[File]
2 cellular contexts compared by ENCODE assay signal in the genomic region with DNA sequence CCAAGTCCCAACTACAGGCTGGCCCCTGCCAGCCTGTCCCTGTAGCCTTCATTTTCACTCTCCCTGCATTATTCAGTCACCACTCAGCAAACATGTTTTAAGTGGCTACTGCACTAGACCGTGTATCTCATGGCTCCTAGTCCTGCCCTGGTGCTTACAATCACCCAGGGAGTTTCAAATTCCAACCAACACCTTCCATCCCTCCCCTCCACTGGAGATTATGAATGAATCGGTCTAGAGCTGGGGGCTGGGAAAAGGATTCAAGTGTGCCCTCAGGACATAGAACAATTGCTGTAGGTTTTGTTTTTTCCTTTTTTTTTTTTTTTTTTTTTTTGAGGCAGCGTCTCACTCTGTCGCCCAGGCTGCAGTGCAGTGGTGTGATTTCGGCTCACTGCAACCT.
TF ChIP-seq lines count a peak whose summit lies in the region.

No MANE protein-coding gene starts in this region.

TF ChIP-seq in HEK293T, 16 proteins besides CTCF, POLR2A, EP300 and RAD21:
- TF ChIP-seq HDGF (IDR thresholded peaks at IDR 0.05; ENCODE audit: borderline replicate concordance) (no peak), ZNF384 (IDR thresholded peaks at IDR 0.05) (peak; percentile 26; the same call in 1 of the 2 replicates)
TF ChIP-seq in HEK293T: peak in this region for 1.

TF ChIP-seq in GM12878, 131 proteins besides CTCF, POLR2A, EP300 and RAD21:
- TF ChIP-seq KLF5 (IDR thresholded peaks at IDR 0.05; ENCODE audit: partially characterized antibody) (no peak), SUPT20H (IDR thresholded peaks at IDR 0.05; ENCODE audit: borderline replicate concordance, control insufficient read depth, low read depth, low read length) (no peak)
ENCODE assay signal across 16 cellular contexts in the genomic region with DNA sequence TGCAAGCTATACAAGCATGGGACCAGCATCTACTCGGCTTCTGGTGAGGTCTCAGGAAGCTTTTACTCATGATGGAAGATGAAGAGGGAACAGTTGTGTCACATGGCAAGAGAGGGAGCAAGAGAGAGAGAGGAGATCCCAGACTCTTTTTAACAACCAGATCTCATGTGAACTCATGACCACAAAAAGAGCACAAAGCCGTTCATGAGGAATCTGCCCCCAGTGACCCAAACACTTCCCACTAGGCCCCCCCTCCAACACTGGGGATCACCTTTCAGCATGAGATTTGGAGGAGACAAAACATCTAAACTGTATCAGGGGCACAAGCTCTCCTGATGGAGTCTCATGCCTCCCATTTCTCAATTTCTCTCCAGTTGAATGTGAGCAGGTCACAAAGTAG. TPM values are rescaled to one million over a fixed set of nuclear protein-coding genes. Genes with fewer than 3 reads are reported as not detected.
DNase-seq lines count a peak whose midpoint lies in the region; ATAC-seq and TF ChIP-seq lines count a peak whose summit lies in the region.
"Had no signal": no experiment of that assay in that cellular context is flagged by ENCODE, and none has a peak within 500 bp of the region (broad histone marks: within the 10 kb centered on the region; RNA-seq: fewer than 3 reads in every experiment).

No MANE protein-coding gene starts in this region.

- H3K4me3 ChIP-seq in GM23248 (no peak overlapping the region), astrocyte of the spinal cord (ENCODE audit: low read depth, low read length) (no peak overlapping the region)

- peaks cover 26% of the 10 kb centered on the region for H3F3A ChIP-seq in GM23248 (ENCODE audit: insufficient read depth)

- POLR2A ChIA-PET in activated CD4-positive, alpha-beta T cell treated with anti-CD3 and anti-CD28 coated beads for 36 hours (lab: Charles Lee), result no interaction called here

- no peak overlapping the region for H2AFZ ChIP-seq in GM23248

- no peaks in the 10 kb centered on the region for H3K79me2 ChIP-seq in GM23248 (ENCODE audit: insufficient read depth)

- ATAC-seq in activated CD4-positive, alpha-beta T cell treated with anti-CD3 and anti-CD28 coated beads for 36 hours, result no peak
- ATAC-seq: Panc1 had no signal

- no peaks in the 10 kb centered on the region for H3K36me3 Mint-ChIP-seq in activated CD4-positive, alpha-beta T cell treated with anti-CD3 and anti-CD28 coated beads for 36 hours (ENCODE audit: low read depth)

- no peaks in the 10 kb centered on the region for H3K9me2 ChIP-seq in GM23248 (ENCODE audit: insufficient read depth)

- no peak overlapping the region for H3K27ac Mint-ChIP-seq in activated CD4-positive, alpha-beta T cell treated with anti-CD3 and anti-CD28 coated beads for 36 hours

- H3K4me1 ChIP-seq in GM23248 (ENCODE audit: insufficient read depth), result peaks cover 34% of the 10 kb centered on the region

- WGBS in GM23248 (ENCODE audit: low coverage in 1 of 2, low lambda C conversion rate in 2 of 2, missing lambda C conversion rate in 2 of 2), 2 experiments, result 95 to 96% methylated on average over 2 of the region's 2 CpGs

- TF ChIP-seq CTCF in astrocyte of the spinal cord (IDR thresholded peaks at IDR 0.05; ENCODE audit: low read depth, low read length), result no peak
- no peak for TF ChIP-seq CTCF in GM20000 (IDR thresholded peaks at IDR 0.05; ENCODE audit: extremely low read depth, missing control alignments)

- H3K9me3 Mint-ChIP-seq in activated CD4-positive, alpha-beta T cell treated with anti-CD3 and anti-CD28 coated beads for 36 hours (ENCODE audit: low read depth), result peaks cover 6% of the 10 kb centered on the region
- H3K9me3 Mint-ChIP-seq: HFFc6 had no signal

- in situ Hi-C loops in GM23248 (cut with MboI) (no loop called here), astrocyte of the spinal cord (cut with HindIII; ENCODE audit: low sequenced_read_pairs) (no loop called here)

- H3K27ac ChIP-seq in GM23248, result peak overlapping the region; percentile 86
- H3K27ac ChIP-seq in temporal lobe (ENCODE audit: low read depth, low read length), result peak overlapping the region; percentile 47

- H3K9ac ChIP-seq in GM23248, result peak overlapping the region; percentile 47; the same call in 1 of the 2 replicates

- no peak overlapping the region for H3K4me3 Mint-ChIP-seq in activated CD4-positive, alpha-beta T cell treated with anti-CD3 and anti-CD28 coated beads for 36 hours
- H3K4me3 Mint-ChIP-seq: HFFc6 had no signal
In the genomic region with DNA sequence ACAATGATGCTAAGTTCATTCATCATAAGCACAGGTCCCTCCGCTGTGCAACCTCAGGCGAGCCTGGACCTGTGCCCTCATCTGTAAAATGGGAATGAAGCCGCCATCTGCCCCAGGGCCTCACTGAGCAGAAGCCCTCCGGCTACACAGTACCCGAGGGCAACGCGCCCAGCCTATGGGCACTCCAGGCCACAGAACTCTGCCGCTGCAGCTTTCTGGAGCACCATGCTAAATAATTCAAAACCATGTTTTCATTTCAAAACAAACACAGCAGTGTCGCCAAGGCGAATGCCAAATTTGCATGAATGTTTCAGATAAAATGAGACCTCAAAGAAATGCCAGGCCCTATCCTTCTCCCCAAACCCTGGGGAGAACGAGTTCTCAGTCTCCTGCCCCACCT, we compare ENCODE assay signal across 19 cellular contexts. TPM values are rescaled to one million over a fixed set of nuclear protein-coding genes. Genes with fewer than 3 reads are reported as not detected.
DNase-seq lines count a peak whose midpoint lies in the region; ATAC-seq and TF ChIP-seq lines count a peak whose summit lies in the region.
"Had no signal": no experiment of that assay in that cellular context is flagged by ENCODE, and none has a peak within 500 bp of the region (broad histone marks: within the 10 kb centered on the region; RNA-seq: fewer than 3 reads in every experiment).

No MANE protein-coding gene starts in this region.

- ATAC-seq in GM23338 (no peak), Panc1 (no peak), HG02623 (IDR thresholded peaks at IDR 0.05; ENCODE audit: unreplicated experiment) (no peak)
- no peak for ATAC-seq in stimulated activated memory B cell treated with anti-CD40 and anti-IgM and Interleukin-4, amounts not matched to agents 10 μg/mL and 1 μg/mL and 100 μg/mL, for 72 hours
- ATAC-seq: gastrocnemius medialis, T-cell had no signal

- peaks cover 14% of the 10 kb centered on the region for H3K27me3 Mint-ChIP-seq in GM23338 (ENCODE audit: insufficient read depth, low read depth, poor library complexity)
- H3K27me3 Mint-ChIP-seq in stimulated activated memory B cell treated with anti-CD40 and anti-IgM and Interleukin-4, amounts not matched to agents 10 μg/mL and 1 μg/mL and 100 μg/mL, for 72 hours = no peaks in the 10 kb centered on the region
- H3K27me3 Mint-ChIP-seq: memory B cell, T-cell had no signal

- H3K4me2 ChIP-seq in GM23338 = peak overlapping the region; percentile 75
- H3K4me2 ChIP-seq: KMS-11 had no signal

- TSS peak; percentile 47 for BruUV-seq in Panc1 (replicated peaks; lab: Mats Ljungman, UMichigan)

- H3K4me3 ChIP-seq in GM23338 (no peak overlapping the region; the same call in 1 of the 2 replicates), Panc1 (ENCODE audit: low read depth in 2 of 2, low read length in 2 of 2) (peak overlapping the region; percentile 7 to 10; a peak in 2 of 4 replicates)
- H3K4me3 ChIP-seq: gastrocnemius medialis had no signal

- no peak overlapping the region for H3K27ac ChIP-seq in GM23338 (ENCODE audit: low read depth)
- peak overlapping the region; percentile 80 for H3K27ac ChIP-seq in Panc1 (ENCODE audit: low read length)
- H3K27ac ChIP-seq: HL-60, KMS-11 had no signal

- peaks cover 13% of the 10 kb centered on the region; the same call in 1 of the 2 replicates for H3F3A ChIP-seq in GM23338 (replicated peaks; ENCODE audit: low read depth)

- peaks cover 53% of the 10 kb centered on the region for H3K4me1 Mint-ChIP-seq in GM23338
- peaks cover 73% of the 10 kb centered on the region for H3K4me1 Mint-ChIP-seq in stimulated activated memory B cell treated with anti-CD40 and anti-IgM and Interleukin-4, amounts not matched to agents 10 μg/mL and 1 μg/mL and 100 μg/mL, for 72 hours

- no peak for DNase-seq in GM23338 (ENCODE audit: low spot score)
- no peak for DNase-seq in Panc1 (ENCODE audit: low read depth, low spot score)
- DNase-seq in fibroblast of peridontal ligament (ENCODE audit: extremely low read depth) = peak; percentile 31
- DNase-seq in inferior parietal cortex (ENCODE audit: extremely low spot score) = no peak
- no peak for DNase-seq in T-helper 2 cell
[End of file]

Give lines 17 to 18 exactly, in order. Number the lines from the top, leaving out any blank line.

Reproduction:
- no peaks in the 10 kb centered on the region for H3K79me2 ChIP-seq in GM23248 (ENCODE audit: insufficient read depth)

- ATAC-seq in activated CD4-positive, alpha-beta T cell treated with anti-CD3 and anti-CD28 coated beads for 36 hours, result no peak